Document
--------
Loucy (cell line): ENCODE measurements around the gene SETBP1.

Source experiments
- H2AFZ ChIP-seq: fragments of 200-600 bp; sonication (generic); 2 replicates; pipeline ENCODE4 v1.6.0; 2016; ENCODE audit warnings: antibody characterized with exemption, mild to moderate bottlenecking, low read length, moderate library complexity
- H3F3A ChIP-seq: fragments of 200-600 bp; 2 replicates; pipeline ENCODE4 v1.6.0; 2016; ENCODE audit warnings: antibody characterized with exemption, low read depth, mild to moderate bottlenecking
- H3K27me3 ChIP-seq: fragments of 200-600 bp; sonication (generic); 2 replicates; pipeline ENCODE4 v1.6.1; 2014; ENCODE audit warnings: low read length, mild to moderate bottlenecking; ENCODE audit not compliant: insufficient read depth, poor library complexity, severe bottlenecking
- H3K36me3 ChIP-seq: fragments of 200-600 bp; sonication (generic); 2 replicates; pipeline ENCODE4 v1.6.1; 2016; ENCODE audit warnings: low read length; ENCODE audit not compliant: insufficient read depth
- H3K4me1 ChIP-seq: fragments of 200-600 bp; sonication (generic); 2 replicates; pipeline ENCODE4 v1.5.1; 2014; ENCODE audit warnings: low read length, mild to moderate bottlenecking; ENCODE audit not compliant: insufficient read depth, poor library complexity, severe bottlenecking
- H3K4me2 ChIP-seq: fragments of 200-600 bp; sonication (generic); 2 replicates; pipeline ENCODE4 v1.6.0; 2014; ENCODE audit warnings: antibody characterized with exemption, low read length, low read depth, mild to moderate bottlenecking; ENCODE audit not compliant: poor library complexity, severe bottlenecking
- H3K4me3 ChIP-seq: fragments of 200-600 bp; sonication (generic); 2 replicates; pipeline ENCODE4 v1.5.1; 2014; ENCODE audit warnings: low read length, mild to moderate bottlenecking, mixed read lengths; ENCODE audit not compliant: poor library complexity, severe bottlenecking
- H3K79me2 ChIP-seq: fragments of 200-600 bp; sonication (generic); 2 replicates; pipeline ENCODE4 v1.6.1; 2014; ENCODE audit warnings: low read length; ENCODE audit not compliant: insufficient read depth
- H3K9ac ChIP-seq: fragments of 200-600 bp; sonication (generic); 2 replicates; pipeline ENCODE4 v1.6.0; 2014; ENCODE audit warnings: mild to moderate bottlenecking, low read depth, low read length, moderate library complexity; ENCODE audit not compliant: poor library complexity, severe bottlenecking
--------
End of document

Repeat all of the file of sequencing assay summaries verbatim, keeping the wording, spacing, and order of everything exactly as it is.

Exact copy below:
Loucy (cell line): ENCODE measurements around the gene SETBP1.

Source experiments
- H2AFZ ChIP-seq: fragments of 200-600 bp; sonication (generic); 2 replicates; pipeline ENCODE4 v1.6.0; 2016; ENCODE audit warnings: antibody characterized with exemption, mild to moderate bottlenecking, low read length, moderate library complexity
- H3F3A ChIP-seq: fragments of 200-600 bp; 2 replicates; pipeline ENCODE4 v1.6.0; 2016; ENCODE audit warnings: antibody characterized with exemption, low read depth, mild to moderate bottlenecking
- H3K27me3 ChIP-seq: fragments of 200-600 bp; sonication (generic); 2 replicates; pipeline ENCODE4 v1.6.1; 2014; ENCODE audit warnings: low read length, mild to moderate bottlenecking; ENCODE audit not compliant: insufficient read depth, poor library complexity, severe bottlenecking
- H3K36me3 ChIP-seq: fragments of 200-600 bp; sonication (generic); 2 replicates; pipeline ENCODE4 v1.6.1; 2016; ENCODE audit warnings: low read length; ENCODE audit not compliant: insufficient read depth
- H3K4me1 ChIP-seq: fragments of 200-600 bp; sonication (generic); 2 replicates; pipeline ENCODE4 v1.5.1; 2014; ENCODE audit warnings: low read length, mild to moderate bottlenecking; ENCODE audit not compliant: insufficient read depth, poor library complexity, severe bottlenecking
- H3K4me2 ChIP-seq: fragments of 200-600 bp; sonication (generic); 2 replicates; pipeline ENCODE4 v1.6.0; 2014; ENCODE audit warnings: antibody characterized with exemption, low read length, low read depth, mild to moderate bottlenecking; ENCODE audit not compliant: poor library complexity, severe bottlenecking
- H3K4me3 ChIP-seq: fragments of 200-600 bp; sonication (generic); 2 replicates; pipeline ENCODE4 v1.5.1; 2014; ENCODE audit warnings: low read length, mild to moderate bottlenecking, mixed read lengths; ENCODE audit not compliant: poor library complexity, severe bottlenecking
- H3K79me2 ChIP-seq: fragments of 200-600 bp; sonication (generic); 2 replicates; pipeline ENCODE4 v1.6.1; 2014; ENCODE audit warnings: low read length; ENCODE audit not compliant: insufficient read depth
- H3K9ac ChIP-seq: fragments of 200-600 bp; sonication (generic); 2 replicates; pipeline ENCODE4 v1.6.0; 2014; ENCODE audit warnings: mild to moderate bottlenecking, low read depth, low read length, moderate library complexity; ENCODE audit not compliant: poor library complexity, severe bottlenecking